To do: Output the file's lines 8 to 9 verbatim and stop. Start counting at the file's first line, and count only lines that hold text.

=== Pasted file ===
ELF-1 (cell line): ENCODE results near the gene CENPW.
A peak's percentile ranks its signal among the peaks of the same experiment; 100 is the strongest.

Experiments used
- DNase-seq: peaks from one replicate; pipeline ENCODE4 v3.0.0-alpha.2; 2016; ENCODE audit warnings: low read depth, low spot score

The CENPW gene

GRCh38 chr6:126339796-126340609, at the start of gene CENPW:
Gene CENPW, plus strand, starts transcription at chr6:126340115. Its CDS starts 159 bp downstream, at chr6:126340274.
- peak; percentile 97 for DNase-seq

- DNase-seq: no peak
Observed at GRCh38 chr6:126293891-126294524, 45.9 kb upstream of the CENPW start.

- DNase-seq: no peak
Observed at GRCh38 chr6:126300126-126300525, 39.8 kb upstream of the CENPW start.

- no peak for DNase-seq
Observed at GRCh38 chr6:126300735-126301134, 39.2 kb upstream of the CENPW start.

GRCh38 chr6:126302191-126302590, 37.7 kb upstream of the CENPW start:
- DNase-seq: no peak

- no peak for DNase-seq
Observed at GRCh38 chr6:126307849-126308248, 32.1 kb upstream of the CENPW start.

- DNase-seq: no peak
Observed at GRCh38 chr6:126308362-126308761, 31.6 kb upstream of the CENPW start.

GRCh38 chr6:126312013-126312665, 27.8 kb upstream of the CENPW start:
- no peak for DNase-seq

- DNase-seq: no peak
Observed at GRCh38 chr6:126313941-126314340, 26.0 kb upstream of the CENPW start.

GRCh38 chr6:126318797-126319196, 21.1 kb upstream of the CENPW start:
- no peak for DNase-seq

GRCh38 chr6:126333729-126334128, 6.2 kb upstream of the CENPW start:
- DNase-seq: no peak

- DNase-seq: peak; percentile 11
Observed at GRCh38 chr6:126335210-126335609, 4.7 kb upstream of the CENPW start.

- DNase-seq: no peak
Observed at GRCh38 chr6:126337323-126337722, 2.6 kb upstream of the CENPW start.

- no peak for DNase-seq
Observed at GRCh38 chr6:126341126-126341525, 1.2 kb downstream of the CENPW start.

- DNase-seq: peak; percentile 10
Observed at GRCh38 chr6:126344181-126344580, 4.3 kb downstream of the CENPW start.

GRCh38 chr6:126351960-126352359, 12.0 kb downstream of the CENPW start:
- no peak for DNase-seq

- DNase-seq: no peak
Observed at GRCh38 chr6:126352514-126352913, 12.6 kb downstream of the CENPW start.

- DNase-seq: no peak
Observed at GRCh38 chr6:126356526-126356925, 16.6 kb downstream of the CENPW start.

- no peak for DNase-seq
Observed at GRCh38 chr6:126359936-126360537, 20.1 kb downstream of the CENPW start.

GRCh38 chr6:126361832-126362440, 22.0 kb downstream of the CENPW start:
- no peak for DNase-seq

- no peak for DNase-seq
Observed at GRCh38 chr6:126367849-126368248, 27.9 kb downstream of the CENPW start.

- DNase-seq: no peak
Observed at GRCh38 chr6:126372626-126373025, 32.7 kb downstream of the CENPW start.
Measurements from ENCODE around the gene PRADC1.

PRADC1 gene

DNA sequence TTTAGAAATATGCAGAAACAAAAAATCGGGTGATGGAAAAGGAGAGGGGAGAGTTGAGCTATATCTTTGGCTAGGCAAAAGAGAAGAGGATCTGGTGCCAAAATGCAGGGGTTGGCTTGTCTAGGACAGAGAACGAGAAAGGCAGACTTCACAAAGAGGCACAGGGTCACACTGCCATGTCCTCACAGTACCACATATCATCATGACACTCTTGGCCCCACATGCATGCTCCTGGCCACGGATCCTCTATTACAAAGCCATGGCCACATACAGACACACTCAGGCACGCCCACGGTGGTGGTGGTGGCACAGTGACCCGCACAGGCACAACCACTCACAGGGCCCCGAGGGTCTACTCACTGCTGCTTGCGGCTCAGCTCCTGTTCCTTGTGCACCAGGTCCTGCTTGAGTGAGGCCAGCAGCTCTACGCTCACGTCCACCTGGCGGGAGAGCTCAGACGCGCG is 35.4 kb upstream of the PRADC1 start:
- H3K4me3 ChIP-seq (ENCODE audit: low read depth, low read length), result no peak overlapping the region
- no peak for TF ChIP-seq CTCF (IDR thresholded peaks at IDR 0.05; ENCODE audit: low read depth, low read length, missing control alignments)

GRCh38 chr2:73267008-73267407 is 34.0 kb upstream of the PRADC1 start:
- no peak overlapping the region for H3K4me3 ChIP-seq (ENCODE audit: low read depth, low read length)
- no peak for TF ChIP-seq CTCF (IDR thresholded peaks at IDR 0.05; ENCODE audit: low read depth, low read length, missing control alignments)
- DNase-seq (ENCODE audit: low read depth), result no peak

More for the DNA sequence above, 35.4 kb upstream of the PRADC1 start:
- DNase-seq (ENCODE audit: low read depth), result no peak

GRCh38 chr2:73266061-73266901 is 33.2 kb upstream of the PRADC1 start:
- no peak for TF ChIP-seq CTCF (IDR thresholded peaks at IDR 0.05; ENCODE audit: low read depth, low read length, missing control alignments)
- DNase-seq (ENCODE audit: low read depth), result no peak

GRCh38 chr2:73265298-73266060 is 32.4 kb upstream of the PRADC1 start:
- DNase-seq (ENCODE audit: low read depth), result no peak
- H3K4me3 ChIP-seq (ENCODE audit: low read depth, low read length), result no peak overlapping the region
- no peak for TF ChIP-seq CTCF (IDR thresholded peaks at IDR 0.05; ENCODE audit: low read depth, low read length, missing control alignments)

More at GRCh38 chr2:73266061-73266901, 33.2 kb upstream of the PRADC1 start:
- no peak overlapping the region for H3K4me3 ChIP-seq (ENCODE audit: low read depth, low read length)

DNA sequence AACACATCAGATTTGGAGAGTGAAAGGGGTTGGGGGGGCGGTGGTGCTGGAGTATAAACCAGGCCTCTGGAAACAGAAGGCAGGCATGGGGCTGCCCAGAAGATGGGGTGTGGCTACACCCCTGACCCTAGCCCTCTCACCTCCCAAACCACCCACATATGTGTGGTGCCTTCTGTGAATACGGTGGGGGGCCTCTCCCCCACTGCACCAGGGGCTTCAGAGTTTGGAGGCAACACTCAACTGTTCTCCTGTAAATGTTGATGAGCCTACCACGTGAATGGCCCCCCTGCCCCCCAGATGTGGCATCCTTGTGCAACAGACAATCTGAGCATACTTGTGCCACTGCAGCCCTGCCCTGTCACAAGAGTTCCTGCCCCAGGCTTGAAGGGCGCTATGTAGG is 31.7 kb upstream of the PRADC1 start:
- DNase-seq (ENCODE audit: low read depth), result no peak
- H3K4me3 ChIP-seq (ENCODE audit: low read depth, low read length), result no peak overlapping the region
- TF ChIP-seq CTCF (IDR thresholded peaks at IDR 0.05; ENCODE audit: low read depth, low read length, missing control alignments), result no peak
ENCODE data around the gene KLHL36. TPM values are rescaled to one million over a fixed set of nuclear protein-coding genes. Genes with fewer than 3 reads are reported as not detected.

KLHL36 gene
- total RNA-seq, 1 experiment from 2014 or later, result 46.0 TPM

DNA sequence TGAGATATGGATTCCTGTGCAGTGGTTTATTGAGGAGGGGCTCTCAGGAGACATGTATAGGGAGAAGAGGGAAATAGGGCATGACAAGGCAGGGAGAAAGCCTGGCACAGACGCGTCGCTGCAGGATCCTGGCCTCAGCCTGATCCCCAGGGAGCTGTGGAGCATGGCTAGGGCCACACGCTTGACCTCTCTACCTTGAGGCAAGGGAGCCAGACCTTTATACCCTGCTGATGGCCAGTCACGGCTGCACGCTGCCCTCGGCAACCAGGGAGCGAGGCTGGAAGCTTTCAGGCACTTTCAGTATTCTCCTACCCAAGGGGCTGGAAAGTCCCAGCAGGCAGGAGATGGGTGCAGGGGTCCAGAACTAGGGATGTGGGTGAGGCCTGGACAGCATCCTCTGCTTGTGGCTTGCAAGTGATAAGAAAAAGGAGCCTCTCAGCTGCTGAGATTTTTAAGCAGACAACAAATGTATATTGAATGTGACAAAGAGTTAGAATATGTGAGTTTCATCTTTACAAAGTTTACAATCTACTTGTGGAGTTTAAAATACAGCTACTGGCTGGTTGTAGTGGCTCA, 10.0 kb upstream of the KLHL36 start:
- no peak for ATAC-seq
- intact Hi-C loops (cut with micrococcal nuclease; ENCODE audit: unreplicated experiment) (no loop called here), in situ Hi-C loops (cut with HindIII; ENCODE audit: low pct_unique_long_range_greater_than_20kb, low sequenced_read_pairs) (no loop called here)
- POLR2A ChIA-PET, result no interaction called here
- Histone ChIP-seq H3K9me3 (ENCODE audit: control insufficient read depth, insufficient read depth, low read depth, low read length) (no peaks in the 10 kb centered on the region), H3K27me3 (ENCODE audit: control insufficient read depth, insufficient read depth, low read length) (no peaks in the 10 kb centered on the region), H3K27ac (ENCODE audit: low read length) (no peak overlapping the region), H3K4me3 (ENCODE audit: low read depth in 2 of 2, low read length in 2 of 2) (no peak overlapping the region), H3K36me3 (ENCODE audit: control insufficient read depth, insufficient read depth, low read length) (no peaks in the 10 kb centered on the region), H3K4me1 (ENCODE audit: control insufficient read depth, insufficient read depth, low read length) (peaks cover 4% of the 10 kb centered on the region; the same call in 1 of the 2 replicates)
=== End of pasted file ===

- peak; percentile 97 for DNase-seq

- DNase-seq: no peak